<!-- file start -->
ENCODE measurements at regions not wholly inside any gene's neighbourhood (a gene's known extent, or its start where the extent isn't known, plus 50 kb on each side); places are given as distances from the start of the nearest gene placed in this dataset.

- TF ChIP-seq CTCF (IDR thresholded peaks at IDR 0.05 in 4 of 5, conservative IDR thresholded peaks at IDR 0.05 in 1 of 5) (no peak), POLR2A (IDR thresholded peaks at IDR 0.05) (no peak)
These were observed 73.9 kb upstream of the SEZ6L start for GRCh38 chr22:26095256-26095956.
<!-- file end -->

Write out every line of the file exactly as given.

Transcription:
ENCODE measurements at regions not wholly inside any gene's neighbourhood (a gene's known extent, or its start where the extent isn't known, plus 50 kb on each side); places are given as distances from the start of the nearest gene placed in this dataset.

- TF ChIP-seq CTCF (IDR thresholded peaks at IDR 0.05 in 4 of 5, conservative IDR thresholded peaks at IDR 0.05 in 1 of 5) (no peak), POLR2A (IDR thresholded peaks at IDR 0.05) (no peak)
These were observed 73.9 kb upstream of the SEZ6L start for GRCh38 chr22:26095256-26095956.